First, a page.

It is essential that anybody who handles top-up refrigerants for car air conditioning units should be trained, certificated and monitored. Otherwise there is a real danger that high GWP HFCs will be discharged into the atmosphere. This appears in part a result of the wording of the Mobile Air Conditioning (MAC) Directive. The Government should set out how it will correct this deficiency and ensure that only qualified mechanics handle refrigerants for car air conditioning units. (Paragraph 38)
EU legislation does not prohibit members of the public from topping up their car air conditioning with high GWP refrigerants as long as they use refillable and returnable containers and do not remove refrigerant from the system. Now that all new cars must use low GWP refrigerants the use of high GWP top up kits will decline over time. The Government will continue to monitor the situation and consider whether new restrictions are needed as part of scheduled future reviews of F-gas legislation and taking account of the environmental and economic implications.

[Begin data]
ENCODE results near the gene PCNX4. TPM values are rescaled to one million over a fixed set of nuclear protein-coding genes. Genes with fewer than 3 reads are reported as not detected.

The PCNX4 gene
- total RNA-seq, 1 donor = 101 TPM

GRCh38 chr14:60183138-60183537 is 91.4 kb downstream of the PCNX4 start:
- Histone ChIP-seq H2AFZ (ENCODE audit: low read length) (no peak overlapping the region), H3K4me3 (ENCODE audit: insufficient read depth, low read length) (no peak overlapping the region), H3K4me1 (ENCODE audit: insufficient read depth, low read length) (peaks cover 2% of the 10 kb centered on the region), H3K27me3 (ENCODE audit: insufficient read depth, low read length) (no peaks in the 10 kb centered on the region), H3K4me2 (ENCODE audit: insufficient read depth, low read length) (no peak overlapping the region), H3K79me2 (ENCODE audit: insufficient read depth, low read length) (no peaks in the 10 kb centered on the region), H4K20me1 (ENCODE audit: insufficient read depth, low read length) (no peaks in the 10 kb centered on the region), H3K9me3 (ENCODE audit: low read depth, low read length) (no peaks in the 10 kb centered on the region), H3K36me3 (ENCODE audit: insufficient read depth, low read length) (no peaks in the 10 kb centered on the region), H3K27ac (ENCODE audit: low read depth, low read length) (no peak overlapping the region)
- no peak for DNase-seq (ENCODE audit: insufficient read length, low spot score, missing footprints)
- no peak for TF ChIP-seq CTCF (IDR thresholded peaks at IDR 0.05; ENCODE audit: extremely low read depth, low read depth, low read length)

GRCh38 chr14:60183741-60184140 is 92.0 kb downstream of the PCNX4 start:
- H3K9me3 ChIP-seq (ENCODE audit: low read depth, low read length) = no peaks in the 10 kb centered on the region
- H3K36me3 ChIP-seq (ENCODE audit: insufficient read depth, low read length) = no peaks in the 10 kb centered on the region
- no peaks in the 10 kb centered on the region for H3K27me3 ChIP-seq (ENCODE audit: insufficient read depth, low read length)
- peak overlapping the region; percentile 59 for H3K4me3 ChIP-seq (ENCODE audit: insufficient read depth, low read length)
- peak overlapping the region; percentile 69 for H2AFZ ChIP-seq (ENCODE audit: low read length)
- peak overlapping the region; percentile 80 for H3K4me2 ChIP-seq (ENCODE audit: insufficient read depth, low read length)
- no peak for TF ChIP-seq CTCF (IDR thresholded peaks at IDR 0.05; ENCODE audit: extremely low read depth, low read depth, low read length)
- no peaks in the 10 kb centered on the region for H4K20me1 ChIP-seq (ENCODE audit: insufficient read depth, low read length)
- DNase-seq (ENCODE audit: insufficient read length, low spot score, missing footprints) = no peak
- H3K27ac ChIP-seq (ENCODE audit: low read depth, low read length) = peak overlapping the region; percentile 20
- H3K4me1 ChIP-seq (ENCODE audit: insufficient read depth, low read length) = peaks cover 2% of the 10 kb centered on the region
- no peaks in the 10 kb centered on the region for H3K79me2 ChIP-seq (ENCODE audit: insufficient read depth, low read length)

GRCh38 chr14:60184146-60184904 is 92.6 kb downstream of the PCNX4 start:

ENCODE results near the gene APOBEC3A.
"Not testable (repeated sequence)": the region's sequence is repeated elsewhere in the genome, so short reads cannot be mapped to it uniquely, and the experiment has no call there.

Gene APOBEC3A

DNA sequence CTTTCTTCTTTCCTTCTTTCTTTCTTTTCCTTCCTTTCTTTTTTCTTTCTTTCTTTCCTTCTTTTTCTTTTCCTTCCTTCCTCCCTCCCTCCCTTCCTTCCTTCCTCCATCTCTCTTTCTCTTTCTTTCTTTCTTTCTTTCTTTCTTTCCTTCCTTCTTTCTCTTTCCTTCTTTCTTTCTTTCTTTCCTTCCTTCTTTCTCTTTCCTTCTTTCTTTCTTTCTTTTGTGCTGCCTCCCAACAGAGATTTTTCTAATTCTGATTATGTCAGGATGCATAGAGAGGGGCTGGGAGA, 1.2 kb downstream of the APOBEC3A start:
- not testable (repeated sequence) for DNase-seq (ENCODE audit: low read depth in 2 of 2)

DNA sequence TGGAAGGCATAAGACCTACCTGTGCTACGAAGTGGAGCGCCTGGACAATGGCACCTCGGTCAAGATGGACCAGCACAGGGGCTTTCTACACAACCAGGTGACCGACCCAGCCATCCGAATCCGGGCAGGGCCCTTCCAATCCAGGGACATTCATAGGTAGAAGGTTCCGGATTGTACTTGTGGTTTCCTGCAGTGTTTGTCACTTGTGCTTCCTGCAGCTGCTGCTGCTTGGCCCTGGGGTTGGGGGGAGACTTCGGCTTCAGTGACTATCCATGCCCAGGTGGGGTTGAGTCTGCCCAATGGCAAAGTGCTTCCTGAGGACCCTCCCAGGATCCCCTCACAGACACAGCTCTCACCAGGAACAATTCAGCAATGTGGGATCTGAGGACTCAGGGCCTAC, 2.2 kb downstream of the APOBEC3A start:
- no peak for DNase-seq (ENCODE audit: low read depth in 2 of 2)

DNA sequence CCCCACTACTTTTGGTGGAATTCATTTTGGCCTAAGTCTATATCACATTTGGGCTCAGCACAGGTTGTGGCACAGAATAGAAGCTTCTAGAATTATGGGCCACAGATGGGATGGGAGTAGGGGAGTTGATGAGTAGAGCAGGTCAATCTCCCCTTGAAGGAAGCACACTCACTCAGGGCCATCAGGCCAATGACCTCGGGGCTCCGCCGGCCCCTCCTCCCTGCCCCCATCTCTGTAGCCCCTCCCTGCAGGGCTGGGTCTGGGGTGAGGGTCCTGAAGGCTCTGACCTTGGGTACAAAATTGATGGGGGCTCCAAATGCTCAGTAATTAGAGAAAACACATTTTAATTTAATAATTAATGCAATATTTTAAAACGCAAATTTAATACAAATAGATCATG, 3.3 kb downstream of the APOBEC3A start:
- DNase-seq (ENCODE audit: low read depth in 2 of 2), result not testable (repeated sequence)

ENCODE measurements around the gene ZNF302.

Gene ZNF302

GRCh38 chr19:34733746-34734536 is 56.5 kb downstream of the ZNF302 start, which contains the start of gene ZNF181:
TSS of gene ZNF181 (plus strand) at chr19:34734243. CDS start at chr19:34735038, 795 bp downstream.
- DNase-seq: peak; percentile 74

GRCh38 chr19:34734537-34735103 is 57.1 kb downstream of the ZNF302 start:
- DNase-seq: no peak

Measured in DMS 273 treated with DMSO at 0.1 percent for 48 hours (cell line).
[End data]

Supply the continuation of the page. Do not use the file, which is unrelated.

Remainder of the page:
The safety of consumer goods is regulated and enforced by local authority Trading Standards services, with the support of the Office for Product Safety and Standards.
The fact that thousands of qualified engineers are not trained in relation to low GWP refrigerants is inhibiting the switch to low GWP alternatives. The Government should consult with industry and bring forward proposals to ensure that all those who handle refrigerants have up-to-date training. (Paragraph 40)
Industry is already responding to the increased demand for training in alternative refrigerants. The Air Conditioning and Refrigeration Industry Board has published a training specification for flammable refrigerant courses to provide guidance on the content of courses and assessments for training organisations.
City and Guilds currently offer courses on hydrocarbon refrigerants and the Building Engineering Services Association expect to have an updated qualification available from July 2018. Equipment manufacturers also run courses for their technicians and installers. Defra will work with industry to publicise the need for training and the options available.